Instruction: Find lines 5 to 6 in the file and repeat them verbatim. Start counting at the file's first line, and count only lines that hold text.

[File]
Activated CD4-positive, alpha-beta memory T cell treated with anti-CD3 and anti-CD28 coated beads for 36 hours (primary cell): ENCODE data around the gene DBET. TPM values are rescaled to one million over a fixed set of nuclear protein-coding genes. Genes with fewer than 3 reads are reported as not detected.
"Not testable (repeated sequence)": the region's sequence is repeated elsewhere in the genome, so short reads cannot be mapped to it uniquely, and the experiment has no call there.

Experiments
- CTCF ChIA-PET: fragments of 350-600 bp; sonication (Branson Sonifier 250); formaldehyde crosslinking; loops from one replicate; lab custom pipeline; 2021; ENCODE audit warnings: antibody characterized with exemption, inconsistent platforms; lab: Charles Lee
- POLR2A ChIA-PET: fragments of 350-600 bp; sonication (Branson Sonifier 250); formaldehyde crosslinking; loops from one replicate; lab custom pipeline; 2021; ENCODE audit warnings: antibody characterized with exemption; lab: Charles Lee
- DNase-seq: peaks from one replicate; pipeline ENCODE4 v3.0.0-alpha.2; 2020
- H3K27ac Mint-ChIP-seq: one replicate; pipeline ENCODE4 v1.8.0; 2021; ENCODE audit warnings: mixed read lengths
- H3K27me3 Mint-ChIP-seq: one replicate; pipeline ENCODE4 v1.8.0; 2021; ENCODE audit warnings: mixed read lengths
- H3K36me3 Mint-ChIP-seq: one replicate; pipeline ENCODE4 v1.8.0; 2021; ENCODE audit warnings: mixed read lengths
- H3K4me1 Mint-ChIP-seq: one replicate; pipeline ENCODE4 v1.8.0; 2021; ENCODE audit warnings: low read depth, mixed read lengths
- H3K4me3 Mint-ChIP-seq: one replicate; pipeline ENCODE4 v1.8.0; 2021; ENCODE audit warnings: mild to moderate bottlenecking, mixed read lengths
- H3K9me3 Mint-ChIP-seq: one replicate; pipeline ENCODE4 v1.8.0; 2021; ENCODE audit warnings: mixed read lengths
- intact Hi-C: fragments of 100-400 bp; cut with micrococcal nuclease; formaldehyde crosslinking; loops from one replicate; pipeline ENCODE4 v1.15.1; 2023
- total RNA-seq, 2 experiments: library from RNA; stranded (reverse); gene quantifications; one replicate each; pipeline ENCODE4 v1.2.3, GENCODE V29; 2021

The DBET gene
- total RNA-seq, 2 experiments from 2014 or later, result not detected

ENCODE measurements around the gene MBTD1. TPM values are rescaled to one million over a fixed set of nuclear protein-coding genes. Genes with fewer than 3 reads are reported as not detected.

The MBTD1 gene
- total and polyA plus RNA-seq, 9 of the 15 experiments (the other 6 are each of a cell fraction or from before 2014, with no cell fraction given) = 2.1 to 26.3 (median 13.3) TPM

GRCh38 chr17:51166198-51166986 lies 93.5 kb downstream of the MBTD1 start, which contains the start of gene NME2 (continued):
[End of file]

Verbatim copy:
- POLR2A ChIA-PET: fragments of 350-600 bp; sonication (Branson Sonifier 250); formaldehyde crosslinking; loops from one replicate; lab custom pipeline; 2021; ENCODE audit warnings: antibody characterized with exemption; lab: Charles Lee
- DNase-seq: peaks from one replicate; pipeline ENCODE4 v3.0.0-alpha.2; 2020